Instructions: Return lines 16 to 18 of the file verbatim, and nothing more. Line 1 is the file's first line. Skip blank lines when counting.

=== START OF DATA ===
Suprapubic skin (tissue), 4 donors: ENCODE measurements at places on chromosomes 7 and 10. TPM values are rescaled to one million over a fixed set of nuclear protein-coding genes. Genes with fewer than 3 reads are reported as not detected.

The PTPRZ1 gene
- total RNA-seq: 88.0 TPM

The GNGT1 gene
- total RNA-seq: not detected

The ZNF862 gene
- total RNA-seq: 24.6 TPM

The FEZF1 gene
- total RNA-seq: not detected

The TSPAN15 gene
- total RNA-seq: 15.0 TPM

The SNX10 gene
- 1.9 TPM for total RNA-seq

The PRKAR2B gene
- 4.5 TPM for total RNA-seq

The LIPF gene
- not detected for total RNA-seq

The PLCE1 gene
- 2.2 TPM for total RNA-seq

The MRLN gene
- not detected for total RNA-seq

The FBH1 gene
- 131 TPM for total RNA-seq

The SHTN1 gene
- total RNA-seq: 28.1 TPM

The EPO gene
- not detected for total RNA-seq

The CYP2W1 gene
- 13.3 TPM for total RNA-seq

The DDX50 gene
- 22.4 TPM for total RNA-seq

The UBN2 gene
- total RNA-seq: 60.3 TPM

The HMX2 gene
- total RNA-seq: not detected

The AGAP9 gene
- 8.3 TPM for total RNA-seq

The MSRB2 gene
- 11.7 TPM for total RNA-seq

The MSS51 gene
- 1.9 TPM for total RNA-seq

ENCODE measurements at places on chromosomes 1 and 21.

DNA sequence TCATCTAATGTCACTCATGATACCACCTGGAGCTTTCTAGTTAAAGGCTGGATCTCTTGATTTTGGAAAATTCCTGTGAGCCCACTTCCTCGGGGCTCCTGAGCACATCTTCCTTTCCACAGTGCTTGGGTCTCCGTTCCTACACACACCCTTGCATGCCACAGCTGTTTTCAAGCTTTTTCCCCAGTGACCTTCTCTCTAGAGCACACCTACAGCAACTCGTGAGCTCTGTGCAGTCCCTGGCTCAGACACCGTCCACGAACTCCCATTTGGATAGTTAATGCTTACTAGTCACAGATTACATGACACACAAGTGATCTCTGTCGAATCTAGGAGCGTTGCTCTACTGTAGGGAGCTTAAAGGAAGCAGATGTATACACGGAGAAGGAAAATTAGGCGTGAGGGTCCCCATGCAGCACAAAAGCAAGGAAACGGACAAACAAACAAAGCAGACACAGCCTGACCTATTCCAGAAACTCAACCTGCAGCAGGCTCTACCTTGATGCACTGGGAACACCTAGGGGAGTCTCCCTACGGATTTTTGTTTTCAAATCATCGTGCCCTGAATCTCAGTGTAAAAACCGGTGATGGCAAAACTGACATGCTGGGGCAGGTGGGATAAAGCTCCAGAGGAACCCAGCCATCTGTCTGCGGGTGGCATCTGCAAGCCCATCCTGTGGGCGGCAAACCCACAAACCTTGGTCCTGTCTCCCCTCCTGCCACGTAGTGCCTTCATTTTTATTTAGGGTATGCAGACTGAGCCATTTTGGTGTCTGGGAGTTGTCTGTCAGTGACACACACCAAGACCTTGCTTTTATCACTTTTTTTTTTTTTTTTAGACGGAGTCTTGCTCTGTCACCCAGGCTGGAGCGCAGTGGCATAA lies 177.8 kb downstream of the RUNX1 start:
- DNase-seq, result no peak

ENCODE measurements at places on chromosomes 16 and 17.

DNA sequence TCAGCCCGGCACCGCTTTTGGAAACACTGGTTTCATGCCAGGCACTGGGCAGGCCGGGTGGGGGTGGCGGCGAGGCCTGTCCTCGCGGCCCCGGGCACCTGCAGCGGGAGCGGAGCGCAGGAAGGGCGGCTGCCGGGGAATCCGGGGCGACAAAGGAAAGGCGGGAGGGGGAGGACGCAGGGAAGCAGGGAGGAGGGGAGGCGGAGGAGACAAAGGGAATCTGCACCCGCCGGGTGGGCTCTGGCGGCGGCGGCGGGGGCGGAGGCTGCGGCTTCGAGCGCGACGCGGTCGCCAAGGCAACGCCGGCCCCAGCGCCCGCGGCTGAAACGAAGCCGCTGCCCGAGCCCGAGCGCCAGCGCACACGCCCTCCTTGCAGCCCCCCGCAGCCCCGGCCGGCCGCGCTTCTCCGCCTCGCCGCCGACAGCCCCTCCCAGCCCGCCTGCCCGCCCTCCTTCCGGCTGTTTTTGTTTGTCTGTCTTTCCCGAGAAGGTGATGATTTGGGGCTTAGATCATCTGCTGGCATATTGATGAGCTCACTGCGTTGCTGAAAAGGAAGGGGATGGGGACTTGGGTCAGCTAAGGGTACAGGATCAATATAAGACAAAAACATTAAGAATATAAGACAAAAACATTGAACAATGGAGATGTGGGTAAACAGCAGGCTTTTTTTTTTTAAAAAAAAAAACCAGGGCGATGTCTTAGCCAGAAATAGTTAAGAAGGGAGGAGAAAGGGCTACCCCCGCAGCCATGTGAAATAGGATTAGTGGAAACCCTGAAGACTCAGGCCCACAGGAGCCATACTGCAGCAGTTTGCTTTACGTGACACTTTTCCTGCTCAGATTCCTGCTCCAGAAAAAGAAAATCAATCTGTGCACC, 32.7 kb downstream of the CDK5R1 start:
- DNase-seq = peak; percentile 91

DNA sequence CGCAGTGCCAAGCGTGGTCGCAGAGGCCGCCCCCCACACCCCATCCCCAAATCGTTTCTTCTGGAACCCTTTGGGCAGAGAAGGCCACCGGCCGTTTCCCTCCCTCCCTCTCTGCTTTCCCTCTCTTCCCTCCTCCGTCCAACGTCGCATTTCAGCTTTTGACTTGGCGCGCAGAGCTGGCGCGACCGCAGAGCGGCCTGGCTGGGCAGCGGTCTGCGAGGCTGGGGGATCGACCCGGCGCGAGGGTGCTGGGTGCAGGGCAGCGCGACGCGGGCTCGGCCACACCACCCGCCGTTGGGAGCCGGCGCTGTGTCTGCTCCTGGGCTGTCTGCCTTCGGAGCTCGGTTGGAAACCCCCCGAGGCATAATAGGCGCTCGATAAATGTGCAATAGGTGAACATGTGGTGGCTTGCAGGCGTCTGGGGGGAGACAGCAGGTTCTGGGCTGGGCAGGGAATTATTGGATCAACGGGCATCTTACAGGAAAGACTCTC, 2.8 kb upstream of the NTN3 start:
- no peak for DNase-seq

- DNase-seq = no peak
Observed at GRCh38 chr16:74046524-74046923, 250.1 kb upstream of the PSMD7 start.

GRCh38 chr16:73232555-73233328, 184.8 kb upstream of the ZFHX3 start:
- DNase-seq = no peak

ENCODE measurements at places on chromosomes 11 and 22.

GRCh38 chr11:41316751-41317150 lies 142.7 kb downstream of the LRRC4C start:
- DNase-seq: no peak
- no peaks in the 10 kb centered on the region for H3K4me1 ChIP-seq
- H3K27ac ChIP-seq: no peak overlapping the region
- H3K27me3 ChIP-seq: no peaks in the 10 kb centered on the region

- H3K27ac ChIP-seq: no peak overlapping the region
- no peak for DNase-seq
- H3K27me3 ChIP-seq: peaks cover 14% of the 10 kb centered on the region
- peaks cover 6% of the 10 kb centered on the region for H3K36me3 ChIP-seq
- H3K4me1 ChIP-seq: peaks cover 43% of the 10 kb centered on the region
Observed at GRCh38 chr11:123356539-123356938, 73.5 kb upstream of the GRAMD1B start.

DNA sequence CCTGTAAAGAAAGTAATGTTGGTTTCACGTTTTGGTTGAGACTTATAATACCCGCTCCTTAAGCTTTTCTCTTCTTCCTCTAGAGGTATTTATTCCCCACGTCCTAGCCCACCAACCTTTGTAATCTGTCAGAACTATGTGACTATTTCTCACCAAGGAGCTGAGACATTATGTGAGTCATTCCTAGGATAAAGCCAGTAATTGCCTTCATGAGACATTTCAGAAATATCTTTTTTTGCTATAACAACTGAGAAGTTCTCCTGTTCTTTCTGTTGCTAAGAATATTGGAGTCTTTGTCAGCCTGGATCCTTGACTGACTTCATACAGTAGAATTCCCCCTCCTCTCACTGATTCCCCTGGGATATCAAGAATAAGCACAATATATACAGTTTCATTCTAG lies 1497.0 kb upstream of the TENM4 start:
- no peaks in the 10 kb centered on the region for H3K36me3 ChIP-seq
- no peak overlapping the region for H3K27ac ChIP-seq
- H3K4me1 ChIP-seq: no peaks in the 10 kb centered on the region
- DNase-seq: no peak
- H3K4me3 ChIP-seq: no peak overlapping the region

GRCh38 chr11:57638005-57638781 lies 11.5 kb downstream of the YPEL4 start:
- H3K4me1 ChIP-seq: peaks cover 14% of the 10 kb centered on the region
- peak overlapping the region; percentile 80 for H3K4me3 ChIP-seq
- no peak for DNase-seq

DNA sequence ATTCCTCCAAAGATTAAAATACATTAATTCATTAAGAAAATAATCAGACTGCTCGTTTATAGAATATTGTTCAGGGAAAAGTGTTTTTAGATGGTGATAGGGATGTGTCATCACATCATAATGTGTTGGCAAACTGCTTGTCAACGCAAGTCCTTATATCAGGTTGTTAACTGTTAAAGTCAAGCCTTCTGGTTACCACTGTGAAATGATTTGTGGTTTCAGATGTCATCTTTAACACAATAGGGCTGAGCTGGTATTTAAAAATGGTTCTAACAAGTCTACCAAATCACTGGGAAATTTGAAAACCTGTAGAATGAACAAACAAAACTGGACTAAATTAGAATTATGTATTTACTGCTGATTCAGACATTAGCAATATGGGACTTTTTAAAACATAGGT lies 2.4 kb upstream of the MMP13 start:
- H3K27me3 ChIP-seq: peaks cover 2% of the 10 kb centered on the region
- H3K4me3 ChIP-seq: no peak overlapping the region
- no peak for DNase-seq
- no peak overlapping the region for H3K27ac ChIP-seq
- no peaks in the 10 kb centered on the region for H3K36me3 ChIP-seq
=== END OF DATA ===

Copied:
The LIPF gene
- not detected for total RNA-seq

The PLCE1 gene